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We provide advice to parents, grandparents, relatives, friends and kinship carers who are involved with children’s services in England or need their help. We can help you understand processes and options when social workers or courts are making decisions about your child’s welfare.

Our advice service is free, independent and confidential.

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When looking at whether adoption is the best plan for a child, what must children’s services do?

There are four key steps that children’s services must take when considering whether adoption is the best plan for a child.

These are show in the diagram below. Click on the dropdowns below for more information about each step.

Step one: Consider options for the child to live within their family and friends’ network

All options that are realistically possible for a child’s long-term care must be explored. This must happen before children’s services consider adoption. This was said by judges in the case of Re B-S (Children) [2013] EWCA Civ 1146). This is a decision made in the Court of Appeal.

What does this mean in practice for children’s services?

It means children’s services must look at whether:

  • With support, parents may be able to care for their child
  • Support from local services or practitioners is needed
  • Support is available from wider family and friends
  • Anyone in the wider family and friends’ network could care for the child, if the parents are not able to.

A family group conference is a good way to do this. A family group conference is a family-led decision-making meeting. It brings together the whole family, and others who are important to the child. Together, at the family group conference, they make a plan for child.

What does this mean in practice for families?

If there is anyone in the family who might be a suitable carer, parents should tell their solicitor and the social worker straight away.

Government statutory guidance called Volume 1 Children Act 1989: Court orders and pre -proceedings says children’s services should consider making a referral for an FGC ‘if they believe there is a possibility that the child may not be able to remain with their parents… unless this would place the child at risk.’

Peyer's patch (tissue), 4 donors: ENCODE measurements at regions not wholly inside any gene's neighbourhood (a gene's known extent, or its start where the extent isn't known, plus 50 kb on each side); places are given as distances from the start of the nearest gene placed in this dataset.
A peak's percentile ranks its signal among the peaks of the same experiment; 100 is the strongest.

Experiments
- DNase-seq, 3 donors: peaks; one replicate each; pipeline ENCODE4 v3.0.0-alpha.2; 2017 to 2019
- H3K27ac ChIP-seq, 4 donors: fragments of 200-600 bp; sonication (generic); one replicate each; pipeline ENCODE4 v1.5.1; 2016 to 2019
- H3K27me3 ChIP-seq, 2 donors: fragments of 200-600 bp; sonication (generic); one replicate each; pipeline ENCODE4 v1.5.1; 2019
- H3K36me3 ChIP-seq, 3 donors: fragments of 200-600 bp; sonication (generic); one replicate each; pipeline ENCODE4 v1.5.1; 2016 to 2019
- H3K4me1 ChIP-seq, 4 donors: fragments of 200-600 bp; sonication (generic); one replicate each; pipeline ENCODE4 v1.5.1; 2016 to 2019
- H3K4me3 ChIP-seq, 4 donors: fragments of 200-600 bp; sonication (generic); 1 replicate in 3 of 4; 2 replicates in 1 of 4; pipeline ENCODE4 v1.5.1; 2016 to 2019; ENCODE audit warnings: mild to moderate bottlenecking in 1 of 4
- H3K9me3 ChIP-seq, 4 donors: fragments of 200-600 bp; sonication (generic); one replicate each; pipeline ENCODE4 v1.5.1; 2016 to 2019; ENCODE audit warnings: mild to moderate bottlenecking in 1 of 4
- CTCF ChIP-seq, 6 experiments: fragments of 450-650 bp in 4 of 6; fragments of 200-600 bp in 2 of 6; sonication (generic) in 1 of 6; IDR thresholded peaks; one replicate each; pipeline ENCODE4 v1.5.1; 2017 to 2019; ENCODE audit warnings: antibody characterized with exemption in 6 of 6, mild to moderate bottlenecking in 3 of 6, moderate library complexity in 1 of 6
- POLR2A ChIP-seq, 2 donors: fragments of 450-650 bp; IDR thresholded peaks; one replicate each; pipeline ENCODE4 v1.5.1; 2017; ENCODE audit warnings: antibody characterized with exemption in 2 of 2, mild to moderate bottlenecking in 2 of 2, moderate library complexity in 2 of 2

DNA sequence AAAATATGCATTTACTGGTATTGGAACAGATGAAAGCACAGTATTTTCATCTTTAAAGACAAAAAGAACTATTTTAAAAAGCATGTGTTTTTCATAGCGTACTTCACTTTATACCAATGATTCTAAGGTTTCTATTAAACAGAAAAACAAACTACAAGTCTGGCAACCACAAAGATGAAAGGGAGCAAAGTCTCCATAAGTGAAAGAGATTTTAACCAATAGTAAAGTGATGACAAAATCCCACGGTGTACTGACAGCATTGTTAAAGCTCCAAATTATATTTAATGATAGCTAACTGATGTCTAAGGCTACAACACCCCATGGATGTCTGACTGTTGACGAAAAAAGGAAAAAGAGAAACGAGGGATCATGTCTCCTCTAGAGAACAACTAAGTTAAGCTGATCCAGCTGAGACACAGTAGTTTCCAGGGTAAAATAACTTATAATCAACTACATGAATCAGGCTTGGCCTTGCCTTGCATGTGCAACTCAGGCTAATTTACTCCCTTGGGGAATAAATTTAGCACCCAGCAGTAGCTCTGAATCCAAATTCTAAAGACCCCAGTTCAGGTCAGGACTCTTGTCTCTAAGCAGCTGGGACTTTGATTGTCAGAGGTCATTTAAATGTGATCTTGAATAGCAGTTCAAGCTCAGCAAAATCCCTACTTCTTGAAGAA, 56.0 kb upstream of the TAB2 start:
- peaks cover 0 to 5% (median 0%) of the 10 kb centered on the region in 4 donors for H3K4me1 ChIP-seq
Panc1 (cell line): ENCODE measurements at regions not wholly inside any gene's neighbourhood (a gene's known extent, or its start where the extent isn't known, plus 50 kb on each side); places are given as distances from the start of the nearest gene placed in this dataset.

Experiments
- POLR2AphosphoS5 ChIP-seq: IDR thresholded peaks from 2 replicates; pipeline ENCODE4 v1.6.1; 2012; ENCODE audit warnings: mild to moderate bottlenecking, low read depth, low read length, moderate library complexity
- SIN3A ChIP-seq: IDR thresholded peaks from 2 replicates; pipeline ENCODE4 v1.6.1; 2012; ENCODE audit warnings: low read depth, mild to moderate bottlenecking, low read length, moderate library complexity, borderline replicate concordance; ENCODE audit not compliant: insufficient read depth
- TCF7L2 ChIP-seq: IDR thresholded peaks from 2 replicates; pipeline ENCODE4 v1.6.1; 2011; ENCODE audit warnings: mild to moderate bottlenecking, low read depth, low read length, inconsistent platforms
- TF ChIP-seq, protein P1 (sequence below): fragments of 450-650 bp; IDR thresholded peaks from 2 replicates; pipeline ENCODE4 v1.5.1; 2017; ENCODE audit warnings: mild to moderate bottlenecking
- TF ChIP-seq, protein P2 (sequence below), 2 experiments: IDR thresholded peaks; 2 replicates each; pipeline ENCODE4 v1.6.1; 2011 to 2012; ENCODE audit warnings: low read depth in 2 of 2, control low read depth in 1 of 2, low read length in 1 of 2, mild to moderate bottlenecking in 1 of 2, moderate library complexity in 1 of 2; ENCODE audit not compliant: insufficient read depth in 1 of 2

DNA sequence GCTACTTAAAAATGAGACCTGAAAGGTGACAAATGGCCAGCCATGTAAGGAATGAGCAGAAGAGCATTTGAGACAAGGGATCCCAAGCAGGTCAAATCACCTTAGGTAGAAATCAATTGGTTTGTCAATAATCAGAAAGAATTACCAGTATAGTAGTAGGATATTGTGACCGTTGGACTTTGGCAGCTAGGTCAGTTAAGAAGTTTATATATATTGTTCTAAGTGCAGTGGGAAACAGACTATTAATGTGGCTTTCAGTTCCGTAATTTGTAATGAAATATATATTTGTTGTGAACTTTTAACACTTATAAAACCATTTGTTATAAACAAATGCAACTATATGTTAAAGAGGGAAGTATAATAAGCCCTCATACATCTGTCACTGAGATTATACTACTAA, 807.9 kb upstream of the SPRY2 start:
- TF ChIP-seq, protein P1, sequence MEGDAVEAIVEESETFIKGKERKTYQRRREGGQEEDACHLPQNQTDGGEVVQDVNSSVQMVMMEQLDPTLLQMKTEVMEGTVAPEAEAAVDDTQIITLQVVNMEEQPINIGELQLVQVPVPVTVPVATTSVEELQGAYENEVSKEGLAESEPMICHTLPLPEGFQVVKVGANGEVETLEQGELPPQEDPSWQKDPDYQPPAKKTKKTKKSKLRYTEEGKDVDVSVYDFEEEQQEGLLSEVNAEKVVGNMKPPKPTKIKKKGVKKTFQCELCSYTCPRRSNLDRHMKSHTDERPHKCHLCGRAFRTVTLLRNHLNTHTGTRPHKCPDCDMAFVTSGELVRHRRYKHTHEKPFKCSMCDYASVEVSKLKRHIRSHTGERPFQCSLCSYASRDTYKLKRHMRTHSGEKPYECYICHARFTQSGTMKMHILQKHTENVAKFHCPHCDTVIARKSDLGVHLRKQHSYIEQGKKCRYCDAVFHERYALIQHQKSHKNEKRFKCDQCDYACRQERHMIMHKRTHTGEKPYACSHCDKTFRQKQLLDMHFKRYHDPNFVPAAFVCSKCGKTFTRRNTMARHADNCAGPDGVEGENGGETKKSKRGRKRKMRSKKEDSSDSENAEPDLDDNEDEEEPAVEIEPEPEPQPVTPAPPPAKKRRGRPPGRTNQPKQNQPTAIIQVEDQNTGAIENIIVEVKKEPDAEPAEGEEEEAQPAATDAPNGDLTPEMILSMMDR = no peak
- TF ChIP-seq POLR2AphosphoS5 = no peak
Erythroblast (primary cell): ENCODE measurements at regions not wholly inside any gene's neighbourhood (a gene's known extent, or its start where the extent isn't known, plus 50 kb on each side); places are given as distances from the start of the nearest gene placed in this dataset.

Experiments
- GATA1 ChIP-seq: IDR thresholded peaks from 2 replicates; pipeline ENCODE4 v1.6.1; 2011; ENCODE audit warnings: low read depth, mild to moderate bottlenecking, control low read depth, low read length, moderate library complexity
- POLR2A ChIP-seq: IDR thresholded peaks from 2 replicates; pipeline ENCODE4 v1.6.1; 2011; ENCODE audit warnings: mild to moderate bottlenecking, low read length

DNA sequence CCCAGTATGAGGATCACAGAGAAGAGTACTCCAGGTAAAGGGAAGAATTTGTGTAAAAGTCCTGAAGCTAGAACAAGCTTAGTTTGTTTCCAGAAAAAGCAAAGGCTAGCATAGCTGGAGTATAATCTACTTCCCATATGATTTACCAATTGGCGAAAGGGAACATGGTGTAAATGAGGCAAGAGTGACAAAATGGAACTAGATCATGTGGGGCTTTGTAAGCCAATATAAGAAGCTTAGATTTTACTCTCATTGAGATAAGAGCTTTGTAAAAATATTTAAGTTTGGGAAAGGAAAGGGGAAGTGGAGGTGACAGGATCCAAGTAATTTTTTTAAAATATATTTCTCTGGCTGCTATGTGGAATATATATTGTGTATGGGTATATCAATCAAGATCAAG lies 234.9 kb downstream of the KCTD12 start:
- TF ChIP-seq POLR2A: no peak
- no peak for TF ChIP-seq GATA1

If a family group conference has not been suggested, the family can request one. And can remind children’s services of what that government guidance says.

See our Family group conference: advice for families page for more information

And what does it mean in practice for the Family Court?

It means when children’s services present a plan of adoption to the Family Court during care proceedings:

  • The court has to analyse the arguments for and against each of the realistic possible options for the child’s long term care
  • This is an important part of the Family Court deciding what the best long term plan for the child is. And deciding whether adoption is the right.

Step two: Provide parents and others in the family with information, counselling and support

Children’s services must provide parents with specific support when they are considering a plan of adoption for a child. This includes counselling and information about adoption.

Where is this requirement set out in law?

The Adoption Agencies Regulations 2005 and the National Minimum Standards on adoption require children’s services to:

  • Provide parents with information about the implications of adoption for them and the child. This should include information about fostering for adoption
  • Inform parents their child may be placed for adoption
  • Provide counselling and information to the child, and their siblings
  • Appoint a key worker to support the parents.

What can parents do to access this help?

So if there is a plan for a child to be adopted, parents should ask the social worker to put this support in place for their family.

Some parents may feel unsure about receiving counselling from the same agency that is arranging the child’s adoption. But there are independent organisations which can provide this. The key worker should arrange for parents to be referred.

See the Adoption section of our Useful links page for details.

Step three: Find out parents’ wishes and feeling regarding the proposed adoption

Children’s services must seek parents’ wishes and feelings about specific things. This is required under Regulation 14 of the Adoption Agencies Regulations 2005.

The child’s social worker should speak to the parents about:

  • The possibility of the child being adopted
  • The child’s religion and culture
  • Any possible plans for the child, or stay in contact with, their birth family. Both during the adoption process, and longer term.

Will this include speaking with the child’s father?

It is important that the child’s mother and father are involved. Even if a father does not have parental responsibility for his child, social workers must ask him about the plan for adoption. The only exception is if the Family Court has said this should not be done. The discussion with a father should include looking at whether there is anyone in his family and friends’ network who could potentially care for the child.